Soaring bond rates threaten to muzzle buyers of falling stocks

(Bloomberg) – A valuation case that fueled a near-tripling of the Nasdaq 100 index is under increasing pressure, with soaring interest rates threatening to weaken the no-money argument. alternative actions.

While the picture of bond valuation still leans toward equities from a longer-term historical perspective, it is currently clouded by the largest weekly rise in 10-year Treasury yields in a year. Their push reduced the profit return advantage of the technology-intensive index over the benchmark rate to the lowest level in more than three years.

The Differential, a version of a model called the Fed Model that is the subject of significant analytical controversy, at least gives some insight into the movement of valuations in two markets whose relationship defies easy quantification. Simply put, the more bonds sell, the higher their payouts are relative to the cash flow generated by big tech companies. This potentially complicates the downward buying reflex that has characterized stock markets for more than a decade.

“For years, markets have placed sky-high multiples on growth stocks because there was no alternative. Apparently overnight it looks like there will be plenty of alternatives by the end of the year, ”said Michael O’Rourke, chief market strategist at JonesTrading. “It will be difficult to identify at what levels high-growth names stabilize in an environment where the Fed is raising rates and reducing its balance sheet. The “alternatives” that are resurfacing offer a greater degree of stability. “

10-year T-bill rates hit 1.8% this week – levels not seen since last March – following a bond selloff that shifted into high gear following the release of the surprisingly hawkish minutes of the meeting. December from the Federal Reserve. The surge in yields has hit both speculative assets and the cash-generating tech giants. A basket of unprofitable tech stocks plunged 10% this week, while the Nasdaq 100 fell 4.5% in its worst week since February.

As a result, earnings yields on the Nasdaq 100 – a measure of earnings relative to stock prices – were reduced to 0.85 percentage points above the 10-year Treasury rate, the smallest advantage since October 2018. And it happened quickly. At the start of 2021, there were 83 companies on the Nasdaq 100 with corporate earnings higher than the 10-year Treasury yield, according to data compiled by Bloomberg. As of Friday, that number had risen to 64 companies.

The relentlessness of investors to raise yields is further fueled by the fact that it is driven by real rates, not inflation. This means that the prospect of an economic acceleration has prompted bond traders to raise their rate expectations. While this is not bad news for all equity investors, it is a worrying signal for tech stocks, whose promises of faster growth had drawn investors in over the past decade during an economic period. gloomy.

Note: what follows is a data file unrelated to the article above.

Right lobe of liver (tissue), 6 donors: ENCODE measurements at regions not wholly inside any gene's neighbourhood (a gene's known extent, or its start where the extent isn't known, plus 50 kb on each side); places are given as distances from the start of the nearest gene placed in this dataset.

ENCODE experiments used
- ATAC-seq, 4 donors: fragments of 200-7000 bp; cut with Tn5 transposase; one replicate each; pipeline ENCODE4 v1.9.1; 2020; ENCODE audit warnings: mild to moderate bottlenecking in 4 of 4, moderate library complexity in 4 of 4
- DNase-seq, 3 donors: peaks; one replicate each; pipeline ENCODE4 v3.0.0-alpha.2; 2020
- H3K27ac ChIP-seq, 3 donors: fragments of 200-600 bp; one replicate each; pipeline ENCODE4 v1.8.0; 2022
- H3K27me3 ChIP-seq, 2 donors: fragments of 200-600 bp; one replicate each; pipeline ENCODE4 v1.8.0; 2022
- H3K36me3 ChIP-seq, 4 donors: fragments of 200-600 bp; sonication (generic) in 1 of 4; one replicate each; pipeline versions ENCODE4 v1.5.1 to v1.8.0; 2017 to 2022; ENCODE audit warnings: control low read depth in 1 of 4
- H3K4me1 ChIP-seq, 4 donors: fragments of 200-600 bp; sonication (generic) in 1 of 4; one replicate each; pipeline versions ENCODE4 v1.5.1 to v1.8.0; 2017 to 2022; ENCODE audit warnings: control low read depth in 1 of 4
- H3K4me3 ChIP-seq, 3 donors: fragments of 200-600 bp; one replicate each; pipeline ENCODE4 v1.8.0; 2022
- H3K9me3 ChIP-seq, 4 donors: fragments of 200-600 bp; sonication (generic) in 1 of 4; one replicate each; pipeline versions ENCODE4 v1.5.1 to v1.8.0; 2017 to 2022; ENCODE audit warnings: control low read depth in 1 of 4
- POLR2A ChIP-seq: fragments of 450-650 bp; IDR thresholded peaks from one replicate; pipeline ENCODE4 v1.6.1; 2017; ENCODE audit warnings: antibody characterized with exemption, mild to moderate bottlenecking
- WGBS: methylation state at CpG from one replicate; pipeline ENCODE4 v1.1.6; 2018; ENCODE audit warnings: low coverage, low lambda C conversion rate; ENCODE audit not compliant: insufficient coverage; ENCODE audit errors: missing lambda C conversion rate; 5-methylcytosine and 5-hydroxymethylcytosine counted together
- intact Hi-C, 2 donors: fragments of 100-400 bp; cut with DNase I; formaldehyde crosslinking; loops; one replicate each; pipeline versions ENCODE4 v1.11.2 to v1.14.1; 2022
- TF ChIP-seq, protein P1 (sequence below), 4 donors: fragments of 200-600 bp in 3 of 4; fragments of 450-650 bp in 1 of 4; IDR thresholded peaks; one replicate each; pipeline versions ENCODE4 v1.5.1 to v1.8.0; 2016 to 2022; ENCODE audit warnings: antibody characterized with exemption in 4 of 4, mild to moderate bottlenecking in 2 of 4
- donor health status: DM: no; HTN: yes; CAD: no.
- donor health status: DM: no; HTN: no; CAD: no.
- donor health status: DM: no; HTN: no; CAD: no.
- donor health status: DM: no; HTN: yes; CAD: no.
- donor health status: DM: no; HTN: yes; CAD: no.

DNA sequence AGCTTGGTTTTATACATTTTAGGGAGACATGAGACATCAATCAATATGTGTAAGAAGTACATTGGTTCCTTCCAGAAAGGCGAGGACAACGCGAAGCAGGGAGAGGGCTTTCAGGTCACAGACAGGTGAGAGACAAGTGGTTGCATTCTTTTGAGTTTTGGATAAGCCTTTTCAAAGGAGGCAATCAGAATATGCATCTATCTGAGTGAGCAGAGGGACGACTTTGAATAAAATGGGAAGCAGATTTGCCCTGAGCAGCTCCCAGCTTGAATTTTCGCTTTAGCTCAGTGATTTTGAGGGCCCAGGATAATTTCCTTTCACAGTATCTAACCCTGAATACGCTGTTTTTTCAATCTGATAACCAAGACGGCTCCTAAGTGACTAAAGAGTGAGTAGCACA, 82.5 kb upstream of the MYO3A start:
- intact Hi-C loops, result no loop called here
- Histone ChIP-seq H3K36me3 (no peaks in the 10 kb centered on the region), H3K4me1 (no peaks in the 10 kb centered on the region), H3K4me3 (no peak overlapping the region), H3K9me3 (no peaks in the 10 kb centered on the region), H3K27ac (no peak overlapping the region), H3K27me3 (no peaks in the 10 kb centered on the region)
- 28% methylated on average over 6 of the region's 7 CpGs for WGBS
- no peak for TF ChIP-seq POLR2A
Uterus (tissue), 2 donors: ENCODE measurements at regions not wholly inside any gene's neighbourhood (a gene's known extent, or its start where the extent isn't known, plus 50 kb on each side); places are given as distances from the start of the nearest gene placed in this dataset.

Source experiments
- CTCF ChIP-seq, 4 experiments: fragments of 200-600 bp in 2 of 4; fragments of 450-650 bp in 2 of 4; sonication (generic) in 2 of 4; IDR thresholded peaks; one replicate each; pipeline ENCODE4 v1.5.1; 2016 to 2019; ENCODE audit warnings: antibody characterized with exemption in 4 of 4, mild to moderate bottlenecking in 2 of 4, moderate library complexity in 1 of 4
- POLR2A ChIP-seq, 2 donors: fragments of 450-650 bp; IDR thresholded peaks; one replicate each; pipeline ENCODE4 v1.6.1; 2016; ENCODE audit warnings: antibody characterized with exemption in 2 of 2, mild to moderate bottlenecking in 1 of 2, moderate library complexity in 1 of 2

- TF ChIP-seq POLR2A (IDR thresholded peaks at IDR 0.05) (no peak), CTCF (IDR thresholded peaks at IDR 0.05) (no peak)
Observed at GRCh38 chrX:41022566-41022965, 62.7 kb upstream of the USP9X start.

While all of this has been stirred, there are signs that the ubiquitous dip buyers have tried unsuccessfully to grab the falling knife. Nearly $ 18 billion poured into equity-focused exchange-traded funds over the past week, according to data compiled by Bloomberg. Yet the $ 208 billion Invesco QQQ Trust Series 1 ETF (ticker QQQ), which tracks the Nasdaq 100, was on track to lose nearly $ 700 million.

The question looming in investors’ minds is: Can tech earnings withstand yet another rate shock if the 10-year Treasury yield were to hit 2%, as many are now predicting? Although not an exact science, a simple mathematical exercise shows that the profits of the Nasdaq 100 companies would have to increase by 9% for the price of the benchmark index to stay where it is and maintain its price. current valuation relationship with bonds.

This could be a significant hurdle to overcome. Analysts expect software and internet companies to post a 5.9% increase in profits in 2022, according to data compiled by Bloomberg Intelligence.

Even still, Ally’s Lindsey Bell isn’t too agitated. The Fed’s hike cycle, although it may be starting faster than previously thought, is only expected to take the fed funds rate to 1.75% by 2025. This is not Hardly a level that would kill the equity rally or seriously threaten high valuations, she said.

“Interest rates are always going to be extremely low and they won’t even peak in the last cycle when the Fed hiked rates, and we’ve seen that technology, stocks may have performed well in this environment,” he said. said Bell, Ally’s chief money and markets strategist. “At the end of the day, once the Fed gets through its cycle, because interest rates won’t go to the moon, I think stocks will always be a good place to be.”

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